How to Deal with Difficult Clients

Tips for the Self-Employed and Freelancers Out There

Sarah Jules holding a book from one of her favourite authors; the one and only Jeffery Deaver.

With current statistics showing us that there are more freelancers and self-employed people out there than ever before (yay!) I thought it was time we discussed the topic on every freelancers’ lips: how on earth do you deal with difficult buyers? We’ve all had them! If you haven’t, then sorry to be pessimistic, but you will have one sooner or later. As a person who has only been freelancing/self-employed for 2 years, I’ve had my fair share of difficult clients. The majority of my work still comes through my Fiverr platform (have I mentioned how much I love Fiverr?) and therefore I feel that I do experience some difficult clients because of the reputation of working through a freelancing platform, a reputation that is completely unjustified, by the way. In this blog post, I will share with you my own tips and tricks that I’ve learned over the last couple of years for turning potentially problematic projects around. Now, I’m by no means an expert on this, but I wanted to share with you what I’ve found to work, especially if you are working through freelancing platforms such as Guru, Fiverr, Freelancer and the rest. But this information is applicable to anybody who is self-employed, and has a client-facing role.

First things first, clear project outlines are an absolute must. Some of the difficulties that freelancers face with ‘difficult clients’ stem from miscommunications and unclear guidelines. So, before you take on any project, it is in your best interest to make it very, very clear what you will do, and what you won’t. What is part of your package, and what isn’t. This is something I learned early on and it was a steep learning curve for me. Part way through projects clients were asking me to do things that I am unable to do (like illustrations or book covers) and I’d wonder why the hell they were asking this! Then I realised, that it was because of me. I hadn’t told them that this wasn’t something I offered, and they assumed I did. It was my fault, and I learned from that. You know what they say about assumptions, they make an ass out of both of us. Never leave anything open to interpretation or assumptions. The easiest way to do this is to list what you offer. Simple. I will do A, B and C. And ask clients what they expect from the project, ask them to list it too. Avoiding this confusion makes life easier for the both of you and at the end of the day, makes for a much more pleasant working relationship.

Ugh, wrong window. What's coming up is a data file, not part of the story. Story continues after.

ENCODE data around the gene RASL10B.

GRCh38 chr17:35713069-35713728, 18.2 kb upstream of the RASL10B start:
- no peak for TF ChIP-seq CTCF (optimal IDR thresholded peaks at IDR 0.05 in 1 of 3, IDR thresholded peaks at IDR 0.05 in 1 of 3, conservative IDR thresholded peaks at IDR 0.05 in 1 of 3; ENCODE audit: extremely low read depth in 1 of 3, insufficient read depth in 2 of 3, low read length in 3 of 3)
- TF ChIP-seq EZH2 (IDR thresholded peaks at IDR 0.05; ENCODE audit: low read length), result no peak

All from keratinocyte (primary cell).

Remember, that you are in charge. You are the professional in this situation and it is down to you to lead the project. One mistake that new freelancers make, myself included when I first started, is that you give too much control to the client. Of course, pleasing the client and doing a good job is important, but you should guide the whole process. Learning to manage projects is a skill in itself (something I’ll probably do another blog post on in the future) and it is key to achieving a positive outcome. Retain control and steer the projects, and conversations, in the direction you need them to go. You’ll always come across clients that feel that they know better than you (despite hiring you for the project) and simply explaining that you want to achieve the best results for them can go a long way. Unfortunately, sometimes you get the odd client that is just a pain but it is important to remember all the many, many clients that are bloody amazing! I have some awesome clients, that I feel privileged to have met and worked alongside, and it’s a matter of percentages, there’s always going to be a bad egg or two along the way. For the new freelancers out there, it is important that you sound confident in what you do, and that you believe in your project. Don’t leave the client wondering if they should have spent their hard-earned money on you. Something I had to learn to get over, was speaking on Skype to clients. I used to hate it! Emphatically. I had to pretend that I was super comfortable, and eventually, I was. Confidence is key, even if it’s feigned, to begin with.